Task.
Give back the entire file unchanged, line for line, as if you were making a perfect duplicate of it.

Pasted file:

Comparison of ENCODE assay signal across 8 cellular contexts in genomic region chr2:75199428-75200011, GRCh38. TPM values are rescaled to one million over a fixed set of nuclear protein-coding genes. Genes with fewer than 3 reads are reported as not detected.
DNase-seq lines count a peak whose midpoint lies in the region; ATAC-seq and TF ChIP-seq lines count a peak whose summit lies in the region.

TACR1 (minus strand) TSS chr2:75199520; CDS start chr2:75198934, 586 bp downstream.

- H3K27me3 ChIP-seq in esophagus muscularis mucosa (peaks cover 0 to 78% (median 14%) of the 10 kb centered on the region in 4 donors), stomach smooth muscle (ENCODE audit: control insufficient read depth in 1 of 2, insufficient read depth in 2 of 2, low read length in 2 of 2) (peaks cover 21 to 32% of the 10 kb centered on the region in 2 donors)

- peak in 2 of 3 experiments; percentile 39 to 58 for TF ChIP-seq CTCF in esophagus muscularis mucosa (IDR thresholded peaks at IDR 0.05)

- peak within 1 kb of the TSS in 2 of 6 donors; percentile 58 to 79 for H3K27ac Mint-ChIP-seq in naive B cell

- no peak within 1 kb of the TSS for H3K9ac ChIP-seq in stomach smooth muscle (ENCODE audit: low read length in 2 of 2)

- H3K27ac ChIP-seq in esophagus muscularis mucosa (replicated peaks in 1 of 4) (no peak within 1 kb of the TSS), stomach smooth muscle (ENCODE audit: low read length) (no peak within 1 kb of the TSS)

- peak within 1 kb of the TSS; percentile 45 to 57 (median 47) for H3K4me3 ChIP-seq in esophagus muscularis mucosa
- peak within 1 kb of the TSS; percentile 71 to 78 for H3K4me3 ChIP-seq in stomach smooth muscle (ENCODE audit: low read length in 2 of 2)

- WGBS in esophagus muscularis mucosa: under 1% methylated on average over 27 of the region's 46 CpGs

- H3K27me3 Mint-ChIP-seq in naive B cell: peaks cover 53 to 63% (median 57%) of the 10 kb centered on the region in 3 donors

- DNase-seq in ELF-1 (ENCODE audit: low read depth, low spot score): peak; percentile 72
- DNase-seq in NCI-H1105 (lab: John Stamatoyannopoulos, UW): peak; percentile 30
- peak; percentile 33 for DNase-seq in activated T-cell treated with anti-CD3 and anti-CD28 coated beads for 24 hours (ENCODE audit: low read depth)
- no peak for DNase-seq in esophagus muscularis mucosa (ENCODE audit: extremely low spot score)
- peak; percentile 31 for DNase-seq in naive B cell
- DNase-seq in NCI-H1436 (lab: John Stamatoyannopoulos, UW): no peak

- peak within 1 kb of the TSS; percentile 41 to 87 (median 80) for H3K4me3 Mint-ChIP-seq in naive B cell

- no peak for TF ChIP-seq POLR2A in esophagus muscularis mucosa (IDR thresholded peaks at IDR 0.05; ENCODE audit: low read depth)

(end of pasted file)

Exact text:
Comparison of ENCODE assay signal across 8 cellular contexts in genomic region chr2:75199428-75200011, GRCh38. TPM values are rescaled to one million over a fixed set of nuclear protein-coding genes. Genes with fewer than 3 reads are reported as not detected.
DNase-seq lines count a peak whose midpoint lies in the region; ATAC-seq and TF ChIP-seq lines count a peak whose summit lies in the region.

TACR1 (minus strand) TSS chr2:75199520; CDS start chr2:75198934, 586 bp downstream.

- H3K27me3 ChIP-seq in esophagus muscularis mucosa (peaks cover 0 to 78% (median 14%) of the 10 kb centered on the region in 4 donors), stomach smooth muscle (ENCODE audit: control insufficient read depth in 1 of 2, insufficient read depth in 2 of 2, low read length in 2 of 2) (peaks cover 21 to 32% of the 10 kb centered on the region in 2 donors)

- peak in 2 of 3 experiments; percentile 39 to 58 for TF ChIP-seq CTCF in esophagus muscularis mucosa (IDR thresholded peaks at IDR 0.05)

- peak within 1 kb of the TSS in 2 of 6 donors; percentile 58 to 79 for H3K27ac Mint-ChIP-seq in naive B cell

- no peak within 1 kb of the TSS for H3K9ac ChIP-seq in stomach smooth muscle (ENCODE audit: low read length in 2 of 2)

- H3K27ac ChIP-seq in esophagus muscularis mucosa (replicated peaks in 1 of 4) (no peak within 1 kb of the TSS), stomach smooth muscle (ENCODE audit: low read length) (no peak within 1 kb of the TSS)

- peak within 1 kb of the TSS; percentile 45 to 57 (median 47) for H3K4me3 ChIP-seq in esophagus muscularis mucosa
- peak within 1 kb of the TSS; percentile 71 to 78 for H3K4me3 ChIP-seq in stomach smooth muscle (ENCODE audit: low read length in 2 of 2)

- WGBS in esophagus muscularis mucosa: under 1% methylated on average over 27 of the region's 46 CpGs

- H3K27me3 Mint-ChIP-seq in naive B cell: peaks cover 53 to 63% (median 57%) of the 10 kb centered on the region in 3 donors

- DNase-seq in ELF-1 (ENCODE audit: low read depth, low spot score): peak; percentile 72
- DNase-seq in NCI-H1105 (lab: John Stamatoyannopoulos, UW): peak; percentile 30
- peak; percentile 33 for DNase-seq in activated T-cell treated with anti-CD3 and anti-CD28 coated beads for 24 hours (ENCODE audit: low read depth)
- no peak for DNase-seq in esophagus muscularis mucosa (ENCODE audit: extremely low spot score)
- peak; percentile 31 for DNase-seq in naive B cell
- DNase-seq in NCI-H1436 (lab: John Stamatoyannopoulos, UW): no peak

- peak within 1 kb of the TSS; percentile 41 to 87 (median 80) for H3K4me3 Mint-ChIP-seq in naive B cell

- no peak for TF ChIP-seq POLR2A in esophagus muscularis mucosa (IDR thresholded peaks at IDR 0.05; ENCODE audit: low read depth)